Description
BACKGROUND OF THE INVENTION

1. Field of the Invention

This invention relates to utility racks for pick-up truck cargo beds and particularly such utility racks for carrying ladders and other items of substantial length which may typically exceed the length of a cargo bed. The invention also relates to such utility racks as may include optional rails to create platforms for mounting items to be transported, e.g. tool boxes, storage bins, adapter plate mounted machinery, generators, compressors, and the like.

2. Prior Art Statement

With the development of cargo bed trucks came racks to support items for transportframes for carrying lumber, glass, ladders, etc. They were initially made of wood and took on a box-like open frame configuration. Subsequently, metal racks were developed to increase both strength and longevity. While the development of ladder utility racks and other racks did not stand still, most improvements pertained to "enhancing" the basic open box-like framing by adding to it rather than changing the framing configuration itself.

U.S. Pat. No. 2,134,823 describes a 1938 ladder rack which is side mounted and includes a complex clamping lever. U.S. Pat. No. 3,877,624 describes a ladder rack involving a plurality of bows which transverse the top of a closed truck, wherein one of the bows has clamps to clamp ladders. The bows are independently attached to the vehicle and are not connected in any fashion. Further, they appear not to be adaptable to cargo beds for carrying items having lengths greater than the cargo bed.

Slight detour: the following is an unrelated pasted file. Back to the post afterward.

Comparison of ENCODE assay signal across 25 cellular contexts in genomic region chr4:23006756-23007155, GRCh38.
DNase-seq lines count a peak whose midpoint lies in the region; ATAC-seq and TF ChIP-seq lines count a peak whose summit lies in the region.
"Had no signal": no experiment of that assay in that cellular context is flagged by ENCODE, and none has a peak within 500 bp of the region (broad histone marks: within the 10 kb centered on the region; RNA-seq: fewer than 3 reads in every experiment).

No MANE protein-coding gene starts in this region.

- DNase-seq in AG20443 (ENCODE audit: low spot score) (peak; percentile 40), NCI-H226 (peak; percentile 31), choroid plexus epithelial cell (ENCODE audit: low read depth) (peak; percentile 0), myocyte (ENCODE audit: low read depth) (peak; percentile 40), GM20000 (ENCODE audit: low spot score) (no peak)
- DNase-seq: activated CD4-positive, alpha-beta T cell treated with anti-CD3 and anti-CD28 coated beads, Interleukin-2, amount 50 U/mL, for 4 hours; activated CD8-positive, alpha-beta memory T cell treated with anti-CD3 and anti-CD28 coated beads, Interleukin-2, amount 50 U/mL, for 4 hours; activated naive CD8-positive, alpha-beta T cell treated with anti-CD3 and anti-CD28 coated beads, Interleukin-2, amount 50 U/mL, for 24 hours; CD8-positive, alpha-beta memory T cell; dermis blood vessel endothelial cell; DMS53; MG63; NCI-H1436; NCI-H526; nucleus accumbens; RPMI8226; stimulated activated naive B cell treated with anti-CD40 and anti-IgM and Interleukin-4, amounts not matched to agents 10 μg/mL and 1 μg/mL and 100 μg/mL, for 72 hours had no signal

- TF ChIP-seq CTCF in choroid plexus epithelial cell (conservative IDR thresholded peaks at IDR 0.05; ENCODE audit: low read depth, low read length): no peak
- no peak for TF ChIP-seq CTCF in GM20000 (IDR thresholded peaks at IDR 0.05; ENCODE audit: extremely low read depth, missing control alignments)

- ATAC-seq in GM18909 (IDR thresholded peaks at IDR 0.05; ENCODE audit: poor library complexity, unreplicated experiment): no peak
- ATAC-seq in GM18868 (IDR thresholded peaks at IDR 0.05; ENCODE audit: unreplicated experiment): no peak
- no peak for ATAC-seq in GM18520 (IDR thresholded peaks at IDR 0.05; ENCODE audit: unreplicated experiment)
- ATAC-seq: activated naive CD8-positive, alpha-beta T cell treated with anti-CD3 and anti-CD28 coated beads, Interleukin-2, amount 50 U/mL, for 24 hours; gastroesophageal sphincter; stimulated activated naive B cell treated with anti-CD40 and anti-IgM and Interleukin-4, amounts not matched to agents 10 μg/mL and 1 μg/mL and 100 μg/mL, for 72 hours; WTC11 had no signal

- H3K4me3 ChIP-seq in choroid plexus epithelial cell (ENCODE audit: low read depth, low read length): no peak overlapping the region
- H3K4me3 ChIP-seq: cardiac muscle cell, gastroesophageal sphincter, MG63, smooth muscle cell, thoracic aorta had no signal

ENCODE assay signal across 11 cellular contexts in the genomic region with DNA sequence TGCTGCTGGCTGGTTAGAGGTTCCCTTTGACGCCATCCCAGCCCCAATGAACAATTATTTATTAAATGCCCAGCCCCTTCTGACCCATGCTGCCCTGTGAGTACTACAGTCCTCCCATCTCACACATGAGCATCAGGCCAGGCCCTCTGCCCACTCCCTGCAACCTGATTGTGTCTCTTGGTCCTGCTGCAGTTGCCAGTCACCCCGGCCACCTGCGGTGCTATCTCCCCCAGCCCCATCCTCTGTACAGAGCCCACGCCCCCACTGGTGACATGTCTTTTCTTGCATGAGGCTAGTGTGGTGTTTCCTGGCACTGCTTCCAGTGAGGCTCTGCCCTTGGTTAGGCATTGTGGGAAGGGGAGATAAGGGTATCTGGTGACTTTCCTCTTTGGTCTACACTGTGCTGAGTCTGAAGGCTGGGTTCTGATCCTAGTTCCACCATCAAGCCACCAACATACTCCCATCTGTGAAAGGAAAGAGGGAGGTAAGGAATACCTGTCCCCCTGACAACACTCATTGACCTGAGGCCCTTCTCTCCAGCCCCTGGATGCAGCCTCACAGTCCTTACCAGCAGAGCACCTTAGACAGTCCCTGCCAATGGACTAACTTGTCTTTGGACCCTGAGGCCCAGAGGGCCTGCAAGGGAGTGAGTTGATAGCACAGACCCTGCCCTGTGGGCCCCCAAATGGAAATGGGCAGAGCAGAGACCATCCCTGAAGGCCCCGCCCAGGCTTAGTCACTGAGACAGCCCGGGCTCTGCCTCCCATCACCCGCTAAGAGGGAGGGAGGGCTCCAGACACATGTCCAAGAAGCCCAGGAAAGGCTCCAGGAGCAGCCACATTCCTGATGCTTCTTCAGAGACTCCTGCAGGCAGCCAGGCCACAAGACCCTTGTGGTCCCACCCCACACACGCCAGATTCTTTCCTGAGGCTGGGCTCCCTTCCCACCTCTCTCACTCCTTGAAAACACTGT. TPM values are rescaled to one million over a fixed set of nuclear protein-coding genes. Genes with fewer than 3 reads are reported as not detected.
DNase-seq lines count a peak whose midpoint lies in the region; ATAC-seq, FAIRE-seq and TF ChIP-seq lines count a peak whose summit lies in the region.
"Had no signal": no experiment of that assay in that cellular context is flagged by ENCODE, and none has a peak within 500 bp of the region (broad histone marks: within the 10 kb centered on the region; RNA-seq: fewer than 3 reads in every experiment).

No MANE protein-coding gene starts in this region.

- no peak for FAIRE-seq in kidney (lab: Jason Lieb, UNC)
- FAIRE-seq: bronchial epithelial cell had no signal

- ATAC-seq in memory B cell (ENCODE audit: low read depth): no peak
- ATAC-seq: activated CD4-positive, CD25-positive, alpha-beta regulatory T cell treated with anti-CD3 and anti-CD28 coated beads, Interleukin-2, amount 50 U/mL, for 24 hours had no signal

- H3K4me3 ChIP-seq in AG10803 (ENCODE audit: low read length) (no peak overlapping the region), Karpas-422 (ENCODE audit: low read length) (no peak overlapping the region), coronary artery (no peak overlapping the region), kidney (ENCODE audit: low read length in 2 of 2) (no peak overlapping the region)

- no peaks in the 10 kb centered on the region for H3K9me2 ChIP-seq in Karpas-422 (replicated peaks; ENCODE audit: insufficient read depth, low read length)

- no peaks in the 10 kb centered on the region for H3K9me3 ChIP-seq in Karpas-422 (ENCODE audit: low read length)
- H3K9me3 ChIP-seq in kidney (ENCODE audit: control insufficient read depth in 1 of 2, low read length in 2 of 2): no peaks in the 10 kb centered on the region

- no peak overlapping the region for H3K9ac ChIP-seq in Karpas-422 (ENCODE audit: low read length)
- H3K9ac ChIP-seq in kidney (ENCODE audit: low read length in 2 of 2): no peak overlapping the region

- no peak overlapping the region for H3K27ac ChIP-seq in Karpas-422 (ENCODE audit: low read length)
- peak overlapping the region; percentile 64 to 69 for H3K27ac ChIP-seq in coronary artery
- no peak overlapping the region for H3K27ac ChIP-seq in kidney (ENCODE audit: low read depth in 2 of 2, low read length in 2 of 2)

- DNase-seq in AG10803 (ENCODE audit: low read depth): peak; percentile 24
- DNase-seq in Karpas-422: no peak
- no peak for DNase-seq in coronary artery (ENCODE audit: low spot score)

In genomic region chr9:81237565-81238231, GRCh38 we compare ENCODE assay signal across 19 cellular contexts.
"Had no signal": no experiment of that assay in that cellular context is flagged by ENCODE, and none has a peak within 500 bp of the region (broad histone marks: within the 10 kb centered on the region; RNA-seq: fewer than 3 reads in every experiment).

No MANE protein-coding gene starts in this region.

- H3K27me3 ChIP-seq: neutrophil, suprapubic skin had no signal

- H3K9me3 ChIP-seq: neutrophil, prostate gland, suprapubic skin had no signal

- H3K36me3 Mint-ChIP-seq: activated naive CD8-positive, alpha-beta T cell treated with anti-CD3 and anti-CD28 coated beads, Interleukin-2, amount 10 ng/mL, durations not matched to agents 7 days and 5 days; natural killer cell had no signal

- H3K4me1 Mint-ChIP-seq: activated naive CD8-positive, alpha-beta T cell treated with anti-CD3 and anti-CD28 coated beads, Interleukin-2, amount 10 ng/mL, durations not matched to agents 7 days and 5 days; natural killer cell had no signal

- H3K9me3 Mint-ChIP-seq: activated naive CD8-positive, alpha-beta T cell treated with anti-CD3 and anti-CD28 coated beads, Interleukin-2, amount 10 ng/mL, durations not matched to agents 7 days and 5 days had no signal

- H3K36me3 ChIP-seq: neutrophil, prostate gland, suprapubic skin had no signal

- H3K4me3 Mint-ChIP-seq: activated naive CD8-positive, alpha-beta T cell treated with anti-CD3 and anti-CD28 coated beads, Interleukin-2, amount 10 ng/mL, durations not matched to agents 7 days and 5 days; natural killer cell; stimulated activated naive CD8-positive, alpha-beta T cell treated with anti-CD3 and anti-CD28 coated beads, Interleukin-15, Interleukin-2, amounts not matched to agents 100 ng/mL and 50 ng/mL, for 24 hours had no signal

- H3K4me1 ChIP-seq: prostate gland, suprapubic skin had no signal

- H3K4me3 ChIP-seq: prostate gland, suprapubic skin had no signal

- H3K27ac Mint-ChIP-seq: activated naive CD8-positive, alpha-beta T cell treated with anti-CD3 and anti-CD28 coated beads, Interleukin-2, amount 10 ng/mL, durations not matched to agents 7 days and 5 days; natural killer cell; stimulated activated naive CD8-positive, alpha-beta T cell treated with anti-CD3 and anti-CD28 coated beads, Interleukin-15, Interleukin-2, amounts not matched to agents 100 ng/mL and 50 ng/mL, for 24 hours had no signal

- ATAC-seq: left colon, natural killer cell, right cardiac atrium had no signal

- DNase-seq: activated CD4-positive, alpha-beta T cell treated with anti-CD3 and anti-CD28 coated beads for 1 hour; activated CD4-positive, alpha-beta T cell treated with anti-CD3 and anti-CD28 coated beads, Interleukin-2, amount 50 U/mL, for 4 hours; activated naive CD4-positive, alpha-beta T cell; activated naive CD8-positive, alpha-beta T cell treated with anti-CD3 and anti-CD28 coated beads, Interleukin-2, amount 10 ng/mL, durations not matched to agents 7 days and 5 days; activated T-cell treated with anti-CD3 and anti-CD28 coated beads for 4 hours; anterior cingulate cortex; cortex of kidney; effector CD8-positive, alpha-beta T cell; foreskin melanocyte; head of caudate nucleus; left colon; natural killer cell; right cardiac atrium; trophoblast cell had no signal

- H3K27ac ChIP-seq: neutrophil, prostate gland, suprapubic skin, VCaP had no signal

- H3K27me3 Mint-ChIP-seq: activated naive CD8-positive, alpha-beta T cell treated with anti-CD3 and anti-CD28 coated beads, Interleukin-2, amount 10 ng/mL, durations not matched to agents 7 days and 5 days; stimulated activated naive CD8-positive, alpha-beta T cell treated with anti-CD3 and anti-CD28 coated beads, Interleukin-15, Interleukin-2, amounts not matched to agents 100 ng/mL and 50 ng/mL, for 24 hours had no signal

U.S. Pat. No. 4,390,117 describes a ladder rack for vehicles involving parallel side members and transverse cross members. It is adapted for mounting on the roof of a vehicle and, again, would not be effective for a pick-up bed. Also, complex rack attachment and ladder attachment mechanisms are included.

U.S. Pat. No. 4,444,427 teaches an auxiliary structured element for pick-up cargo beds which includes a four sided frame and subsequent cross members for mounting a deck, e.g. a top with an access door.

U.S. Pat. No. 4,984,837 is directed to a load support assembly for pick-up trucks. This device has vertical mounting supports and a tiltable load support cross member. It is used for transporting items in the cargo bed tilted upwardly and forwardly; it is cab mounted and cannot carry lengthy items in a horizontal position.

Most recently issued U.S. Pat. No. 5,002,324 describes a utility rack for pick-up cargo beds. The rack has two inverted "U" type stanchions attached to a continuous rail that encompasses both sidewalls and the forward wall of the cargo bed, itself forming a "U" type configuration in the horizontal plane. The rear stanchion is movable and removable. This is different from the present invention in the extra weight and material required for the forward wall section of the continuous rail, whereas the present invention relies upon parallel rails not connected directly to one another. It is also more difficult to install since this prior art device has exact fixed width of separation of the rail due to the direct connection. It is also subject to loosening and wearing of the rear stanchion mounting parts and even subject to the possibility of accidental disassemblage of the rear stanchion. Finally, because of the need for close tolerances of the rear stanchion and its mounts, the precise separation of the rail at its rear portion is essential to enable a user to subsequently mount the rear stanchion. None of those shortcomings exist with the present invention device.